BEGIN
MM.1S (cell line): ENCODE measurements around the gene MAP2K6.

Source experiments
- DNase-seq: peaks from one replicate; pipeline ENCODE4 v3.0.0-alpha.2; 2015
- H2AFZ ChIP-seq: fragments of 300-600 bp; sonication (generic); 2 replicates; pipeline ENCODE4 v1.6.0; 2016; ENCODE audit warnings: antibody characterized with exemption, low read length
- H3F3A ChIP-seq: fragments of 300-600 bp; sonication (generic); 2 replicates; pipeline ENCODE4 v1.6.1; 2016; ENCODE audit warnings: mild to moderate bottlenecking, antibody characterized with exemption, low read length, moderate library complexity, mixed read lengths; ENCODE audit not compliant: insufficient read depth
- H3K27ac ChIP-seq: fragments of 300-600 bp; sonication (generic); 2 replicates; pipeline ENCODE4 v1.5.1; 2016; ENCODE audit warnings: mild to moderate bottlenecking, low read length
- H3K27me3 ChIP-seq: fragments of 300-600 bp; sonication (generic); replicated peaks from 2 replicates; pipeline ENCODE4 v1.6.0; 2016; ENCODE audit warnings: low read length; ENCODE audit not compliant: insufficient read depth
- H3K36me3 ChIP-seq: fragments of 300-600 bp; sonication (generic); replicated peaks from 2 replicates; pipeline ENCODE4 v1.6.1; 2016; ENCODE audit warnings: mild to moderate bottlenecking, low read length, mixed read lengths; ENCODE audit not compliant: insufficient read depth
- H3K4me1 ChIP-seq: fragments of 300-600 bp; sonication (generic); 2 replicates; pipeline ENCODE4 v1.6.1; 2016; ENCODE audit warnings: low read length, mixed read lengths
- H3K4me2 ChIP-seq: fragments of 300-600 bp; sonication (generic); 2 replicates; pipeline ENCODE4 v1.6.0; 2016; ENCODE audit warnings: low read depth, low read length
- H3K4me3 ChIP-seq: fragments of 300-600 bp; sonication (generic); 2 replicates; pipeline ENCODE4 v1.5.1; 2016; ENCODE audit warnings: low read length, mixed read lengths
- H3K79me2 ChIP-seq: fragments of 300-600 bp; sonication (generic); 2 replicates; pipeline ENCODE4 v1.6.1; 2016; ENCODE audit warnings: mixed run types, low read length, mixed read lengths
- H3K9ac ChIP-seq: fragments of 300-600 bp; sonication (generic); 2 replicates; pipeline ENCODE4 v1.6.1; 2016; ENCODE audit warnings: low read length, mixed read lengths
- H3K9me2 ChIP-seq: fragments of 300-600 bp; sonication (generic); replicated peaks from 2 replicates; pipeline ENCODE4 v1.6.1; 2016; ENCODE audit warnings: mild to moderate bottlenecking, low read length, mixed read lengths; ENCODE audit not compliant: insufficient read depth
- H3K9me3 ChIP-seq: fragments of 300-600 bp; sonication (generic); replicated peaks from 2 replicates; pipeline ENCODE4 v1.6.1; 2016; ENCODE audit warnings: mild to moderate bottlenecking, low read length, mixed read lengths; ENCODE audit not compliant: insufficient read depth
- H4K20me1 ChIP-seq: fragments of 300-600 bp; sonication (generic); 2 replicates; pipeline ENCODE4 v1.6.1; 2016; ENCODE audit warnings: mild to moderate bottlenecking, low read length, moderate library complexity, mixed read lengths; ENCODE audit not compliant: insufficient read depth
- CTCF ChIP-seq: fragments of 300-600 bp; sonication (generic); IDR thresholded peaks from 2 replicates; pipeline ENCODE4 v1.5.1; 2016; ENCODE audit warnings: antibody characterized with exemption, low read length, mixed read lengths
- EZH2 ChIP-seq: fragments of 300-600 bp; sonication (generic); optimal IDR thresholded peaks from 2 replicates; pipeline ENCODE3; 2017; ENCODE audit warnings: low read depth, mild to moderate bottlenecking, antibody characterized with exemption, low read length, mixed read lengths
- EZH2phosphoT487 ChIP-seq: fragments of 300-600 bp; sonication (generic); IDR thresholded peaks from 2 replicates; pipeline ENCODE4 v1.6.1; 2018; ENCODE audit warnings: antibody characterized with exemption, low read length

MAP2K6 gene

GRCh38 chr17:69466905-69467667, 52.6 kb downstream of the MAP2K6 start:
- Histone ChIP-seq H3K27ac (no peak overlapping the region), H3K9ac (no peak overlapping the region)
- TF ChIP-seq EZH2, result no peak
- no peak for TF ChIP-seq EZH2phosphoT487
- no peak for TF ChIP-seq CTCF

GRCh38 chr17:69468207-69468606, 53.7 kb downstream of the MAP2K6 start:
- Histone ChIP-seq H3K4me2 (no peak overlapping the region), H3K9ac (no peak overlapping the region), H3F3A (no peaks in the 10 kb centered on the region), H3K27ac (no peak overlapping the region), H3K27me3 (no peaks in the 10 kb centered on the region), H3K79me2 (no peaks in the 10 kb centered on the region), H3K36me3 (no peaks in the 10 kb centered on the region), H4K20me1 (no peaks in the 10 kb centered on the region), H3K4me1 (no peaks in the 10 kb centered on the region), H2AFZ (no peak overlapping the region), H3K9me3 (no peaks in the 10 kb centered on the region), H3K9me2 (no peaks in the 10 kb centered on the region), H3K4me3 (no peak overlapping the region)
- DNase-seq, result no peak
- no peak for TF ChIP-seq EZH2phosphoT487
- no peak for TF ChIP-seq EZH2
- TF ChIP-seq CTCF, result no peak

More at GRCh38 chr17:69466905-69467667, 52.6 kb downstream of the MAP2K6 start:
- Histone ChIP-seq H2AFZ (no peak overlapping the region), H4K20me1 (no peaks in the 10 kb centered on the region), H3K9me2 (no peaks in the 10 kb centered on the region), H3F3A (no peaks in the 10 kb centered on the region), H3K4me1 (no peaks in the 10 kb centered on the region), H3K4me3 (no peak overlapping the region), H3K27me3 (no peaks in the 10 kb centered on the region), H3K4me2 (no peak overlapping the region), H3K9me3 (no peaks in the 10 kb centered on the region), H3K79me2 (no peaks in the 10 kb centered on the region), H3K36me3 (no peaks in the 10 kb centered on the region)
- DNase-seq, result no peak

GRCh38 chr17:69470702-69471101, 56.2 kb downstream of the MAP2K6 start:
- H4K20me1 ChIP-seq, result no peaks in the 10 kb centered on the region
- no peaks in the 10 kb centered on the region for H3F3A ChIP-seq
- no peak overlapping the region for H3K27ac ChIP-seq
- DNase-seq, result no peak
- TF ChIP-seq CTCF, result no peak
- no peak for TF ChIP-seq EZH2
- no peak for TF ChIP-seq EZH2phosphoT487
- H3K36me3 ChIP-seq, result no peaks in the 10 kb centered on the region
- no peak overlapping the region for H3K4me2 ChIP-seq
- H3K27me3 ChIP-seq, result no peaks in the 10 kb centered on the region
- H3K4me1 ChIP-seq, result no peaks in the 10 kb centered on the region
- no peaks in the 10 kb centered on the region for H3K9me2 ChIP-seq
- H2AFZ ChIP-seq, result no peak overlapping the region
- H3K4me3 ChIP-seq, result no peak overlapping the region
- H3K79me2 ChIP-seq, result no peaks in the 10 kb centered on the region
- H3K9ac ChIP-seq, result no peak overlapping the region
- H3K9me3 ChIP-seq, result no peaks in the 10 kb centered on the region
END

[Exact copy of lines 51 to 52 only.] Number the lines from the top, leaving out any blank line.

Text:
- H3K9ac ChIP-seq, result no peak overlapping the region
- H3K9me3 ChIP-seq, result no peaks in the 10 kb centered on the region